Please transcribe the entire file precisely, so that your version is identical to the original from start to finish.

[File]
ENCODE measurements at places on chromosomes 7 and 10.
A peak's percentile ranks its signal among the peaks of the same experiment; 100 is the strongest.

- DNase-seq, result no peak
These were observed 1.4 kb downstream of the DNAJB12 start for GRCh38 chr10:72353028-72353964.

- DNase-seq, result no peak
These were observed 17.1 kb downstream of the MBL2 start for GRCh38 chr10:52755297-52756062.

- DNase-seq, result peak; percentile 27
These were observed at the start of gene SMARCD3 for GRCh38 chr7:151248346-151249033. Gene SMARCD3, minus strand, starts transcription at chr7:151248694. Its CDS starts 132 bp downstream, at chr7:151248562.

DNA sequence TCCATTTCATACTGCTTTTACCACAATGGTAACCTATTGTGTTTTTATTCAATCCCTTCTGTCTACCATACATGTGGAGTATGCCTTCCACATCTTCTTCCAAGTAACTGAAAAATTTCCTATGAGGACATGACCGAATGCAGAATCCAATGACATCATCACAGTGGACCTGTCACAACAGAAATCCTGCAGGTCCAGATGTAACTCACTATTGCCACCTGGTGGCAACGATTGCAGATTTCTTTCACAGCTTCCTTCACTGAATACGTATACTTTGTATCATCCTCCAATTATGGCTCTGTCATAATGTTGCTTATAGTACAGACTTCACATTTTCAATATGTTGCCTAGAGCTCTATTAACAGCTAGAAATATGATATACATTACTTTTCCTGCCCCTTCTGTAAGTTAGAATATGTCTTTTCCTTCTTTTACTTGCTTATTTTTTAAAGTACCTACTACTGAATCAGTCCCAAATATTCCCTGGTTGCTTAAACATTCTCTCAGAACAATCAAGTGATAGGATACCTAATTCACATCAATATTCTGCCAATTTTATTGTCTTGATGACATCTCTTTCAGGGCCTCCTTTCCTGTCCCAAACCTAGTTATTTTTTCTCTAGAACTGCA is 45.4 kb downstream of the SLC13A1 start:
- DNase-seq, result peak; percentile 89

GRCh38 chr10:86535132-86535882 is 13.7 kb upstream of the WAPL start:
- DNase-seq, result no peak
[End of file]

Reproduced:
ENCODE measurements at places on chromosomes 7 and 10.
A peak's percentile ranks its signal among the peaks of the same experiment; 100 is the strongest.

- DNase-seq, result no peak
These were observed 1.4 kb downstream of the DNAJB12 start for GRCh38 chr10:72353028-72353964.

- DNase-seq, result no peak
These were observed 17.1 kb downstream of the MBL2 start for GRCh38 chr10:52755297-52756062.

- DNase-seq, result peak; percentile 27
These were observed at the start of gene SMARCD3 for GRCh38 chr7:151248346-151249033. Gene SMARCD3, minus strand, starts transcription at chr7:151248694. Its CDS starts 132 bp downstream, at chr7:151248562.

DNA sequence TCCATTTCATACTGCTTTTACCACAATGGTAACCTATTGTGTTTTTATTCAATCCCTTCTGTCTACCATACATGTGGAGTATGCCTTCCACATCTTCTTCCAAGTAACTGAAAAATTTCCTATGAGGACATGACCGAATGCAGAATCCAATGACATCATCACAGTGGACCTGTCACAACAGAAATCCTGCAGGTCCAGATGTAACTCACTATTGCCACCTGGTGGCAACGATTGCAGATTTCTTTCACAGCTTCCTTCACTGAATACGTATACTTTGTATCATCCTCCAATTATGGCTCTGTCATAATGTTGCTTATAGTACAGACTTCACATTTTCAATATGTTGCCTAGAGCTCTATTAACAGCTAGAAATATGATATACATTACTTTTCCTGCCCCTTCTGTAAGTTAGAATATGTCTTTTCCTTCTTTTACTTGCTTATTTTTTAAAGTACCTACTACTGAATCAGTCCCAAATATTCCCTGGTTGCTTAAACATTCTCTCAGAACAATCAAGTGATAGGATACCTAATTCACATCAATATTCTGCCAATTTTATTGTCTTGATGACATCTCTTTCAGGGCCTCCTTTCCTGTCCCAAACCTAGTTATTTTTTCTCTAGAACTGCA is 45.4 kb downstream of the SLC13A1 start:
- DNase-seq, result peak; percentile 89

GRCh38 chr10:86535132-86535882 is 13.7 kb upstream of the WAPL start:
- DNase-seq, result no peak